A Simple Solution for White Eggplant Leaves

Whether you are planting eggplant for the first time or you have years of experience, there will come a time when you might notice that your formerly green eggplant leaves are in the process of turning white. There are several reasons on why this happens and fortunately, you have options to prevent the problem.


Causes of White Eggplant Leaves

The two most common problems for why your eggplant’s leaves are turning white are sun scorch and mildew.

Sun Scorch

One of the most common reasons eggplant leaves turn white is due to sun scorch. In this instance, the white color starts out as a small spot here and there and eventually spreads to engulf the entire leaf. In some cases, it can appear as if you have splashed a bottle of bleach throughout the garden.

Leaves that have sun scorch typically means that the plant has been grown indoors and transplanted to the outdoors without proper hardening. To make sure your plants remain healthy, take the following steps to prevent sun scorch:

  • Make sure the seedlings have two sets of healthy leaves.
  • Do not transplant until the soil is at least 70 degrees.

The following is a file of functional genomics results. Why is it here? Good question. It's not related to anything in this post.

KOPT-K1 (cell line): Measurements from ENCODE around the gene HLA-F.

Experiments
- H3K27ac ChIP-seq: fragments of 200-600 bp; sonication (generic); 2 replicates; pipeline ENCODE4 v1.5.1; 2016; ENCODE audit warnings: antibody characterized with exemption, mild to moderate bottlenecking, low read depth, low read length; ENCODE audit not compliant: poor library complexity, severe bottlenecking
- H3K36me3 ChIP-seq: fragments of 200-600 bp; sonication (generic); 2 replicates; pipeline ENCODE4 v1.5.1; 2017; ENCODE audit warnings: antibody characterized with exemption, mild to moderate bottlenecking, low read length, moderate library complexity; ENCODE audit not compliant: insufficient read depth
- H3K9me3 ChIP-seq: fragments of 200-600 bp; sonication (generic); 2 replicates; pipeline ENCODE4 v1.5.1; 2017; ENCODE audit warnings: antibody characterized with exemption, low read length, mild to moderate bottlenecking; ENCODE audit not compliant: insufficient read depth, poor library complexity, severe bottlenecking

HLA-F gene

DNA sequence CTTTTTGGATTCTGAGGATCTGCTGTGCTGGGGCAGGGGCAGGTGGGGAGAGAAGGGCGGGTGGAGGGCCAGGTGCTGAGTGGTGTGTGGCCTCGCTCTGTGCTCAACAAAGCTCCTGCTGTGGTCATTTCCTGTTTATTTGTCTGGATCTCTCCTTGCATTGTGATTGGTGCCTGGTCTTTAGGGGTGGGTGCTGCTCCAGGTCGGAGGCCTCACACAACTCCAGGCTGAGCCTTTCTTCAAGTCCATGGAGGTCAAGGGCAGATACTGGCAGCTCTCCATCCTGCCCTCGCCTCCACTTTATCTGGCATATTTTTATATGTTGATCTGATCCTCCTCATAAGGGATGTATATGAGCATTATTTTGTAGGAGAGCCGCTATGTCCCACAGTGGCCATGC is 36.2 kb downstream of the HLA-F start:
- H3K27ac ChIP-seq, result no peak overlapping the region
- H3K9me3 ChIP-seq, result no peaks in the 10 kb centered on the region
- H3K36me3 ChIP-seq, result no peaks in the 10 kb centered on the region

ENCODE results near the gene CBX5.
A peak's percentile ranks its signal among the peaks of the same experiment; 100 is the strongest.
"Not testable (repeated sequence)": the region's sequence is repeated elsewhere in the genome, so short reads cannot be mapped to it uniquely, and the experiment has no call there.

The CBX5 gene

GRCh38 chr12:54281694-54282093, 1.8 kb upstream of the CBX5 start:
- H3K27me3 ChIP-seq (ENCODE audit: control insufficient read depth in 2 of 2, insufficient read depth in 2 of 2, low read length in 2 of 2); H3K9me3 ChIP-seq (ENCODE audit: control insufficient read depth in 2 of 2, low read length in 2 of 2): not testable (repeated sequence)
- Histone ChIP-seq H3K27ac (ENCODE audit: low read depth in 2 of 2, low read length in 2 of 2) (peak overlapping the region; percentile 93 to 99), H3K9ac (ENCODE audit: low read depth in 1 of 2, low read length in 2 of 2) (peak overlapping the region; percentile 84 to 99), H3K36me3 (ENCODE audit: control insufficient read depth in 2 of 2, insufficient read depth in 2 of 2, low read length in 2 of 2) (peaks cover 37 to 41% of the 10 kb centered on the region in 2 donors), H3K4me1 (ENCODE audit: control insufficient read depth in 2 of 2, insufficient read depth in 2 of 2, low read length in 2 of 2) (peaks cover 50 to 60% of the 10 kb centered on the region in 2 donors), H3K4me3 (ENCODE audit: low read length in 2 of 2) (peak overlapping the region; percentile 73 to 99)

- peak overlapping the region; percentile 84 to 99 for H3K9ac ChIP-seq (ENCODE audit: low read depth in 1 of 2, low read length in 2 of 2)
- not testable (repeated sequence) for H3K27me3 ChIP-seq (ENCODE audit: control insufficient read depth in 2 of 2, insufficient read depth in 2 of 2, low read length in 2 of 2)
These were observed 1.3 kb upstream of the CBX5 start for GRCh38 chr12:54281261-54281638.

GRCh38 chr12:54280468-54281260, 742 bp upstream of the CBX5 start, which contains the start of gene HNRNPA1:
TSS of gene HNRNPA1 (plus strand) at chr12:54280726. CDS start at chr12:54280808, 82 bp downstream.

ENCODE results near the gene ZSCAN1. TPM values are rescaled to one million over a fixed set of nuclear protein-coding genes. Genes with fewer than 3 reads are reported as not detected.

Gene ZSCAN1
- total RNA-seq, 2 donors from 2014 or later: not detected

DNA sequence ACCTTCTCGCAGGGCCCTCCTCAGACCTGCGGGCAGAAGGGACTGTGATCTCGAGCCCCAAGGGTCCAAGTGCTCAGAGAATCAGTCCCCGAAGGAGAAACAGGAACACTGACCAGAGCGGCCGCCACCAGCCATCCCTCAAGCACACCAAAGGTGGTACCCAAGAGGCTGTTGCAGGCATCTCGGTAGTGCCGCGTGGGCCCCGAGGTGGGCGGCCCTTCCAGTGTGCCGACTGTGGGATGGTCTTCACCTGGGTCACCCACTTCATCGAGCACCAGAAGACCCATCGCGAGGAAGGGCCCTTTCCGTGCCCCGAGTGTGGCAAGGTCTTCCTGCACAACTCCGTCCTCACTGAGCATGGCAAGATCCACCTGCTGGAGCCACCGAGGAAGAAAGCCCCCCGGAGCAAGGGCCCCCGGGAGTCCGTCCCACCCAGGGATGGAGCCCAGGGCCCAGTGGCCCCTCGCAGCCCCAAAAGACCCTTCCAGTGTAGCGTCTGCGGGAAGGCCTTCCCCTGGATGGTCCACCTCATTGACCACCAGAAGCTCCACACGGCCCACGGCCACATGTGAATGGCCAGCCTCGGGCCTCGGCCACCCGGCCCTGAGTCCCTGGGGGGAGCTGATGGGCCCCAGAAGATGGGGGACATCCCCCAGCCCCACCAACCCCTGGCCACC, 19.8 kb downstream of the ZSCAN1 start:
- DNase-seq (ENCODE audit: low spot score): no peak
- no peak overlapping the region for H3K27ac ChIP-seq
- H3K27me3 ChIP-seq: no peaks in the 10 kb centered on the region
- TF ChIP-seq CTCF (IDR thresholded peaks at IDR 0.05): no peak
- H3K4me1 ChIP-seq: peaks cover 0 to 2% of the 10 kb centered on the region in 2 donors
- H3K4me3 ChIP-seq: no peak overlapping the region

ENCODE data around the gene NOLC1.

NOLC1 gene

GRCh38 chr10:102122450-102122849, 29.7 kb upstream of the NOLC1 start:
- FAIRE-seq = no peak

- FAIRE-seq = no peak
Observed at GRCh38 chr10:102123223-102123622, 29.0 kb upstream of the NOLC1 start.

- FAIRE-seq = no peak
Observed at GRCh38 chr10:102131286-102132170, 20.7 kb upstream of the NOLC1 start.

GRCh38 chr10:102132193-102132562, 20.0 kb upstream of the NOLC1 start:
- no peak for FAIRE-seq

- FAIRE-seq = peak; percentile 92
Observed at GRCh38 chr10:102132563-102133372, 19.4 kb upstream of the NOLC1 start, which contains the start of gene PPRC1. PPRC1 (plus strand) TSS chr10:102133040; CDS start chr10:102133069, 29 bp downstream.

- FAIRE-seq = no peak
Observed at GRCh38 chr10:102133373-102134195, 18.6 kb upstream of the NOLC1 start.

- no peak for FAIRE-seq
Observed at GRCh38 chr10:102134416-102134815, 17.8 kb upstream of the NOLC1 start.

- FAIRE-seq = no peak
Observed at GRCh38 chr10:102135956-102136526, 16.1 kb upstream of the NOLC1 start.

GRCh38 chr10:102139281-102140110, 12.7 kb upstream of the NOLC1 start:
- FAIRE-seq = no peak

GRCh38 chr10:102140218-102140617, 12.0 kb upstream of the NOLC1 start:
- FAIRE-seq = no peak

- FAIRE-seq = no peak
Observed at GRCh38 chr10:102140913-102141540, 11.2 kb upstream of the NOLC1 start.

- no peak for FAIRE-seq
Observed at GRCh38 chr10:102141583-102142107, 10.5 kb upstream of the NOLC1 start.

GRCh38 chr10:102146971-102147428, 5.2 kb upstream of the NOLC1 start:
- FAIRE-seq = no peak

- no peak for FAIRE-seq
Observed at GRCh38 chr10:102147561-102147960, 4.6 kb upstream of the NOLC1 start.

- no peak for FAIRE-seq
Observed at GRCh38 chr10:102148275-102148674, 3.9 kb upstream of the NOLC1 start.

• Expose seedlings to the sun gradually, starting out at an hour or two a day.
  • Increase the time outside daily until they have been outdoors for at least a full day before transplanting outdoors.

By following the above steps, you can decrease the incidences of scorched, white leaves. However, keep in mind that even a scorched leaf or two does not mean the plant is doomed. As long as the stem is green and pliable, remove the scorched leaves and care for the plant as you normally would.


The second most common reason eggplant leaves are turning white is due to mildew. Although not as easy to prevent and treat as simple sun scorch, mildew can be successfully eradicated as long as it is treated promptly.

If the eggplant leaves are covered with a substance that looks like fine powder (think flour or cornstarch), this indicates mildew. The best way to treat mildew growth is the purchase a fungicide.

There are many different types of fungicide on the market. Which one you choose is entirely up to you and your gardening practices. For example, home and garden stores carry a variety of chemicals designed to kill fungi on your plants. If you prefer to go a more natural route, applying neem oil is a favorite method of mildew removal. Regardless of the method you choose, be sure to continue the treatment until all signs of the disease are gone.

Prevention of White Eggplant Leaves

If you want to prevent either sun scorch or powdery mildew on your eggplants, be sure to transplant carefully and allow the plants to harden. Also, keep your beds free of weeds and pests as well as be sure the soil is well-drained and healthy. By doing so, you can almost guarantee a season of bright green leaves and strikingly purple fruit.

Text: Garden.eco